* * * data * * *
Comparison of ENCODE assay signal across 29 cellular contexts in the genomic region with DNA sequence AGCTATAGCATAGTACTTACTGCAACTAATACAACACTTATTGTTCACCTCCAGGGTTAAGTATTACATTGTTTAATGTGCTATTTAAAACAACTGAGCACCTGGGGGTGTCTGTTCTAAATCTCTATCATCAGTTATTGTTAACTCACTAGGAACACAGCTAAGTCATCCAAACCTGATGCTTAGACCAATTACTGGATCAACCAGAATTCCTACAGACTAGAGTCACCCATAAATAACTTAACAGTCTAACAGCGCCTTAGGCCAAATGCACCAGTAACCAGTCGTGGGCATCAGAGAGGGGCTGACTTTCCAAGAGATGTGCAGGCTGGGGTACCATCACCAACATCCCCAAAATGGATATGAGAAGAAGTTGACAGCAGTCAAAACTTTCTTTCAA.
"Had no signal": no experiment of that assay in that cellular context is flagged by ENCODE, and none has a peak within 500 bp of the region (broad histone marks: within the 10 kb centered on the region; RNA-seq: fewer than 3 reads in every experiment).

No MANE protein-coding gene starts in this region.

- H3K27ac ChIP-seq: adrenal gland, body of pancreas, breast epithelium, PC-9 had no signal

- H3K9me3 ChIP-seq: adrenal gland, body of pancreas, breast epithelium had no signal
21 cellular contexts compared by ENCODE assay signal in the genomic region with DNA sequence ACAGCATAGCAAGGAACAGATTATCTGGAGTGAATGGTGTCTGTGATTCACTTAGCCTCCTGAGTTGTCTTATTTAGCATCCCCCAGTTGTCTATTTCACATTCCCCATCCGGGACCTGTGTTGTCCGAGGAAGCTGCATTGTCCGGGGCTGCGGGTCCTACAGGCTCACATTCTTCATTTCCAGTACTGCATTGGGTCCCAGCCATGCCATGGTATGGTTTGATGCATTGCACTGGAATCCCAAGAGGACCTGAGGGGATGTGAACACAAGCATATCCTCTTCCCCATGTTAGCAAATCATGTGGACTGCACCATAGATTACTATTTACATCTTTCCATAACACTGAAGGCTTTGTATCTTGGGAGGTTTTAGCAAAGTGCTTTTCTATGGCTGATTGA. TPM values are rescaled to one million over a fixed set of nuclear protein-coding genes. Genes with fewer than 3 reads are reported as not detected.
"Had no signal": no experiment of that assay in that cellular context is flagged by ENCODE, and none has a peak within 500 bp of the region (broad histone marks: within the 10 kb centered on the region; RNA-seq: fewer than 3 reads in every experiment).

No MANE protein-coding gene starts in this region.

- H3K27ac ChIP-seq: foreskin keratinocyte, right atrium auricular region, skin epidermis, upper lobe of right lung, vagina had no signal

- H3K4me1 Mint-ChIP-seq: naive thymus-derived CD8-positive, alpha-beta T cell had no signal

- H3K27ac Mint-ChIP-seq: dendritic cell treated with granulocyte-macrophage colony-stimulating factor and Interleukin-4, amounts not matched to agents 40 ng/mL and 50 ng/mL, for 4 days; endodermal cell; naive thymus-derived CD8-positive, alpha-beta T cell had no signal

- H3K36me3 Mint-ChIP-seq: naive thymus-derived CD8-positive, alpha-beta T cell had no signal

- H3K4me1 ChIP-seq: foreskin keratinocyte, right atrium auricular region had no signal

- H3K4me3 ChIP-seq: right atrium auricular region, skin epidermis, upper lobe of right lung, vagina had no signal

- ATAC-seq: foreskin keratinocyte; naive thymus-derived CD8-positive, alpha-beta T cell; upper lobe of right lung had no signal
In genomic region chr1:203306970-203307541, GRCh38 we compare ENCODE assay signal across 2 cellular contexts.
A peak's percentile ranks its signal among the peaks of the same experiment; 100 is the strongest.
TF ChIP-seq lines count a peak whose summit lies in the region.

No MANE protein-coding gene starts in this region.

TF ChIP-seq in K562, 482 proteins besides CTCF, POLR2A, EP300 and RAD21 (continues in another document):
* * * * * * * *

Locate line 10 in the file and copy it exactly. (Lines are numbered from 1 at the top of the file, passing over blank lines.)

- H3K4me1 Mint-ChIP-seq: naive thymus-derived CD8-positive, alpha-beta T cell had no signal